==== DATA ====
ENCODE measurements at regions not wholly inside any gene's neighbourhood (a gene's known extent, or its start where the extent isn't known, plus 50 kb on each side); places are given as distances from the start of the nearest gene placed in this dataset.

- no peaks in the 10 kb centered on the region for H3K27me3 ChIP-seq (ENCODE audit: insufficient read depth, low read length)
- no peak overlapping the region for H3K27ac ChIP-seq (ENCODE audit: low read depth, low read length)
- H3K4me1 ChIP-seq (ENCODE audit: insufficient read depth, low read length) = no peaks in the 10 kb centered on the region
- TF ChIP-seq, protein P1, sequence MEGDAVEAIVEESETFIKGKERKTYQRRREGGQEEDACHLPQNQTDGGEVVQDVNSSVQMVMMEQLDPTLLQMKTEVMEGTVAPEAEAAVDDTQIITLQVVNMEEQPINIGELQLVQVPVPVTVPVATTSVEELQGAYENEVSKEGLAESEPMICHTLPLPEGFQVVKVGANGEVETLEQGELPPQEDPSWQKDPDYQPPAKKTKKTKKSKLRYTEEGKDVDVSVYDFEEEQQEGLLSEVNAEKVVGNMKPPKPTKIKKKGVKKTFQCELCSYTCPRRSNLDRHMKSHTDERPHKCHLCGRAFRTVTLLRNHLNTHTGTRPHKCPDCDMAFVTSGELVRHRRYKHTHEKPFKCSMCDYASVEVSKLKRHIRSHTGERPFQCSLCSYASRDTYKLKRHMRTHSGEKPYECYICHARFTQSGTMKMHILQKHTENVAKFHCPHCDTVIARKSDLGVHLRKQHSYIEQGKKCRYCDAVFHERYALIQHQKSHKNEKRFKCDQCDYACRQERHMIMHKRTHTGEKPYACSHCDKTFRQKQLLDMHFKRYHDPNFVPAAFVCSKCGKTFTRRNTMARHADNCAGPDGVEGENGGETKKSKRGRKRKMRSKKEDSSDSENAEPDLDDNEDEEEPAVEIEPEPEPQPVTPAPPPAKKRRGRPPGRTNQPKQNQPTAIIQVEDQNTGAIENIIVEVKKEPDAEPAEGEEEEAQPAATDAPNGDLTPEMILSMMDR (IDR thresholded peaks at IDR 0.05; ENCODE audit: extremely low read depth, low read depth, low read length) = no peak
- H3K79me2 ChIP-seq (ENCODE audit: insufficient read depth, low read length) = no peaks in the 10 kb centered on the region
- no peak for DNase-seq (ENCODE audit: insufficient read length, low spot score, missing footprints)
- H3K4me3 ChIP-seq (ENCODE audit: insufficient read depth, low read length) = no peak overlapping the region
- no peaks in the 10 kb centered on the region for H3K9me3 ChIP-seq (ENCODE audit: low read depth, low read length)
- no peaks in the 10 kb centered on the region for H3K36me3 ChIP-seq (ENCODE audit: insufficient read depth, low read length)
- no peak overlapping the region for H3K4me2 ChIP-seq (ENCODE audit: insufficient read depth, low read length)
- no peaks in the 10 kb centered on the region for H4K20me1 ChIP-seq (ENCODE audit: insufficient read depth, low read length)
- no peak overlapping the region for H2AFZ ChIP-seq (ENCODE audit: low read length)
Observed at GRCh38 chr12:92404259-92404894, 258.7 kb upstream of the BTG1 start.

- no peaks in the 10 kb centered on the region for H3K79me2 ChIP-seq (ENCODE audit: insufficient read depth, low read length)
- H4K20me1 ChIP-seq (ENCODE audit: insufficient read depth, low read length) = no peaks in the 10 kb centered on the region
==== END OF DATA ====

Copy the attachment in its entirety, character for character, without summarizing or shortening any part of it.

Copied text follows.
ENCODE measurements at regions not wholly inside any gene's neighbourhood (a gene's known extent, or its start where the extent isn't known, plus 50 kb on each side); places are given as distances from the start of the nearest gene placed in this dataset.

- no peaks in the 10 kb centered on the region for H3K27me3 ChIP-seq (ENCODE audit: insufficient read depth, low read length)
- no peak overlapping the region for H3K27ac ChIP-seq (ENCODE audit: low read depth, low read length)
- H3K4me1 ChIP-seq (ENCODE audit: insufficient read depth, low read length) = no peaks in the 10 kb centered on the region
- TF ChIP-seq, protein P1, sequence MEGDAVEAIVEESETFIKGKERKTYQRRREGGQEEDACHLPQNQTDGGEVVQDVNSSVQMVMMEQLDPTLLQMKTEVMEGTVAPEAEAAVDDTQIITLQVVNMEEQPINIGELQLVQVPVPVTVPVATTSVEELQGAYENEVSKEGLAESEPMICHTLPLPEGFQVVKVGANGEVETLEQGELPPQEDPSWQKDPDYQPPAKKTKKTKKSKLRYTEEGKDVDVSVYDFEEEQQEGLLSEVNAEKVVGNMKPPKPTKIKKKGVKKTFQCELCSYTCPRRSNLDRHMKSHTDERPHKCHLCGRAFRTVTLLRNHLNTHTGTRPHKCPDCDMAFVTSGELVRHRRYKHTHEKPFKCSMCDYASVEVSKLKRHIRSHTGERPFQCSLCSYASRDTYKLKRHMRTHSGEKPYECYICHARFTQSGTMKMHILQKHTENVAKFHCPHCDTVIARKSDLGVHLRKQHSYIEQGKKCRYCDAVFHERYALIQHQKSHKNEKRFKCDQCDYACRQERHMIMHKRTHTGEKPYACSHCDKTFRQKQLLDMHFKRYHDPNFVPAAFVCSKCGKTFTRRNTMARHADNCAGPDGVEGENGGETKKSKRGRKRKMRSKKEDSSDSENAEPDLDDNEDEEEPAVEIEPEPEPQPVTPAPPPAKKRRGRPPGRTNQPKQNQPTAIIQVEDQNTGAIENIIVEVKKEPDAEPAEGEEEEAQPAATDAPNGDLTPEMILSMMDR (IDR thresholded peaks at IDR 0.05; ENCODE audit: extremely low read depth, low read depth, low read length) = no peak
- H3K79me2 ChIP-seq (ENCODE audit: insufficient read depth, low read length) = no peaks in the 10 kb centered on the region
- no peak for DNase-seq (ENCODE audit: insufficient read length, low spot score, missing footprints)
- H3K4me3 ChIP-seq (ENCODE audit: insufficient read depth, low read length) = no peak overlapping the region
- no peaks in the 10 kb centered on the region for H3K9me3 ChIP-seq (ENCODE audit: low read depth, low read length)
- no peaks in the 10 kb centered on the region for H3K36me3 ChIP-seq (ENCODE audit: insufficient read depth, low read length)
- no peak overlapping the region for H3K4me2 ChIP-seq (ENCODE audit: insufficient read depth, low read length)
- no peaks in the 10 kb centered on the region for H4K20me1 ChIP-seq (ENCODE audit: insufficient read depth, low read length)
- no peak overlapping the region for H2AFZ ChIP-seq (ENCODE audit: low read length)
Observed at GRCh38 chr12:92404259-92404894, 258.7 kb upstream of the BTG1 start.

- no peaks in the 10 kb centered on the region for H3K79me2 ChIP-seq (ENCODE audit: insufficient read depth, low read length)
- H4K20me1 ChIP-seq (ENCODE audit: insufficient read depth, low read length) = no peaks in the 10 kb centered on the region